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FATCA, Foreign Account Tax Compliance Act
FATCA, the Foreign Account Tax Compliance Act, was enacted by the US Congress in 2010 as part of the Hiring Incentives to Restore Employment (HIRE) Act. It's stated purpose was to reduce US tax evasion by requiring foreign financial institutions to report to the IRS on their US account holders. FATCA was a revenue raising provision added to help fund the substantive provisions of the HIRE Act and was never costed or examined by the Congressional Budget Office. The actual consequences, intended or not, were to deny banking and investment accounts to a large portion of the estimated 9M US citizens living outside of the US. FATCA is extra-territorial in application and requires Foreign Financial Institutions (FFIs) to break domestic law (especially privacy laws) in order to comply with US law - under the threat of 30% withholding on US payments if they did not comply. To work around the “problem” of domestic law interfering with US law, the US Treasury signed Intergovernmental Agreements (IGAs) with more than 100 countries.
The actual FATCA provisions are found in Chapter 4 of the Internal Revenue Code. These provisions were unenforceable as written because they required Foreign Financial Institutions (FFIs) to comply regardless of whether compliance violated domestic law in their own country. The workaround to this problem was the development of Intergovernmental Agreements (IGAs). For an overview of FATCA in the context of the current repeal effort in the US Congress, see this post on John Richardson's blog, Citizenship Solutions.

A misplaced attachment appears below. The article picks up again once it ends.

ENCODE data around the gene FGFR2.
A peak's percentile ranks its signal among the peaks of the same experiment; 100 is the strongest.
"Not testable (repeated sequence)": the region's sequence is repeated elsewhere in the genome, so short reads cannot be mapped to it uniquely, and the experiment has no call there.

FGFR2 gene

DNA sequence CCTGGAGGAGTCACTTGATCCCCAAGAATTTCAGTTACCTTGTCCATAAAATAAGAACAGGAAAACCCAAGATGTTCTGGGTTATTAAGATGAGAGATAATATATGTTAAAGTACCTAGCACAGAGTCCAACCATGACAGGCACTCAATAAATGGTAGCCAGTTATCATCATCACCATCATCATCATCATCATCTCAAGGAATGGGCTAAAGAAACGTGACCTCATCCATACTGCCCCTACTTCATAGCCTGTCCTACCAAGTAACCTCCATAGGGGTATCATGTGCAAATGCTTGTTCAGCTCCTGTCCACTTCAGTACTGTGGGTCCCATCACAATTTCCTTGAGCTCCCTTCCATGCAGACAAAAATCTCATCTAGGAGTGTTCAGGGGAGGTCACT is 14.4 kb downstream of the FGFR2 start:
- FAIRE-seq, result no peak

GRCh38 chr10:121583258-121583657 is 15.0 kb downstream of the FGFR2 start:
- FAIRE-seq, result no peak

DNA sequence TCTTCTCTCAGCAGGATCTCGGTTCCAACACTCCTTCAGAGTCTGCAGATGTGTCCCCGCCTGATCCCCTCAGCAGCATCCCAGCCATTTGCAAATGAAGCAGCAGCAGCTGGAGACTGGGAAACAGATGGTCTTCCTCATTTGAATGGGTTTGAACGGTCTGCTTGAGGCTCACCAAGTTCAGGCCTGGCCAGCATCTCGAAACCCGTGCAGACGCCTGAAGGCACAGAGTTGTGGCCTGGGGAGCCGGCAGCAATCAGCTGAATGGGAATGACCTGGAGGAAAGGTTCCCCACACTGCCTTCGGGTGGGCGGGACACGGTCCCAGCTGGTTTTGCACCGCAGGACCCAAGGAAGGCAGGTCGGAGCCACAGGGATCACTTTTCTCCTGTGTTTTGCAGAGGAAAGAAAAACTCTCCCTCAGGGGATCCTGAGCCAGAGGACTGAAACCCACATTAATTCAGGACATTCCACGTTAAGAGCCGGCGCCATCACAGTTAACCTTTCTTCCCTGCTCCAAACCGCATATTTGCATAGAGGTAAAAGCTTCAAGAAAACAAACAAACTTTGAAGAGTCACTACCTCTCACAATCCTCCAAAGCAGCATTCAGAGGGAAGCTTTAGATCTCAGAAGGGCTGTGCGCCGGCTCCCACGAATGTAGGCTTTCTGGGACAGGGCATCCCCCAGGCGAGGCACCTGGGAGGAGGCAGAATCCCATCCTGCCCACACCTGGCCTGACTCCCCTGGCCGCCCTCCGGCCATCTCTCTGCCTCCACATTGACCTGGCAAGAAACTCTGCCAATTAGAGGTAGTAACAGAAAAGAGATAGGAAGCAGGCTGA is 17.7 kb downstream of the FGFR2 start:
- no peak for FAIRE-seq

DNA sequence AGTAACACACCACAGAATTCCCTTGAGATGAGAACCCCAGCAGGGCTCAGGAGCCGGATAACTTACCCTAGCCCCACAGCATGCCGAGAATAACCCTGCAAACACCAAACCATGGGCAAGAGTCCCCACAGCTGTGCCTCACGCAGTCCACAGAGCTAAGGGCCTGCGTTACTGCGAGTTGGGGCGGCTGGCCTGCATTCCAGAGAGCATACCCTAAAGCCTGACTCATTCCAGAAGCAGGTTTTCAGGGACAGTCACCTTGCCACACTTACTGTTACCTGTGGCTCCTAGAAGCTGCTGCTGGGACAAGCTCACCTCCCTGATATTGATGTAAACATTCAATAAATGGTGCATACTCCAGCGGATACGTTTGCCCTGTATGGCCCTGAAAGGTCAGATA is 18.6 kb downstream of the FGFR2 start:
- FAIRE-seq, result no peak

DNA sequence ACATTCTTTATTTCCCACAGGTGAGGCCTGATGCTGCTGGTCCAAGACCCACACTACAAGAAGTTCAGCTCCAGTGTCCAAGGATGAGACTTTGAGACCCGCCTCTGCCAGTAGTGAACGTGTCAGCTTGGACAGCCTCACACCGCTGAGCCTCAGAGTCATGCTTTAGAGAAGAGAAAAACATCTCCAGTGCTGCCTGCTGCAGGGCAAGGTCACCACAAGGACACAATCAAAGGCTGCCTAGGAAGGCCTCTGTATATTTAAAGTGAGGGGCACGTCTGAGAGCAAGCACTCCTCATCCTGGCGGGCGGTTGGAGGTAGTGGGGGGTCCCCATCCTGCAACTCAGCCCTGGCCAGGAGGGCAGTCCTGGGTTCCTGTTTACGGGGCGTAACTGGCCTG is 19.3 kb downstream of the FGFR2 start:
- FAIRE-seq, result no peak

More Information: Wikipedia - FATCA
A collection of public submissions to the US and other governments on FATCA and its implementation can be found here (includes several submissions by Australian organisations).
Australia - US FATCA IGA
FATCA Implementation and Maintenance Costs
To our best knowledge, there have been few published in-depth studies into the cost of implementing FATCA on Australian businesses nor on the Australian economy, although the sums involved are expected to be material.
Measuring the Benefits and Impact of FATCA
In Australia little has been reported on the extent of FATCA reporting. When the first batch of accounts were transmitted to the IRS, The Australian reported1) that details on more than 30,000 accounts containing more than $5billion had been transferred to the IRS. The quantity of data transferred in 2016 has not been publicly reported. Furthermore, there is no information as to the breakdown of reported accounts between resident and non-resident accounts and between individual and entity accounts.
Australia agreed to sign the FATCA IGA with the understanding that the US would, at least partially, reciprocate the data exchange. Clearly, much more information is needed to properly assess the costs and benefits to Australia of participating in FATCA. No data has been reported on what information Australia has received from the IRS that it would not have received in the absence of FATCA.
In Canada there has been an attempt to get similar information from the Canada Revenue Agency. As reported on the Isaac Brock Society website, a series of questions were officially asked in Parliament, and answered by CRA.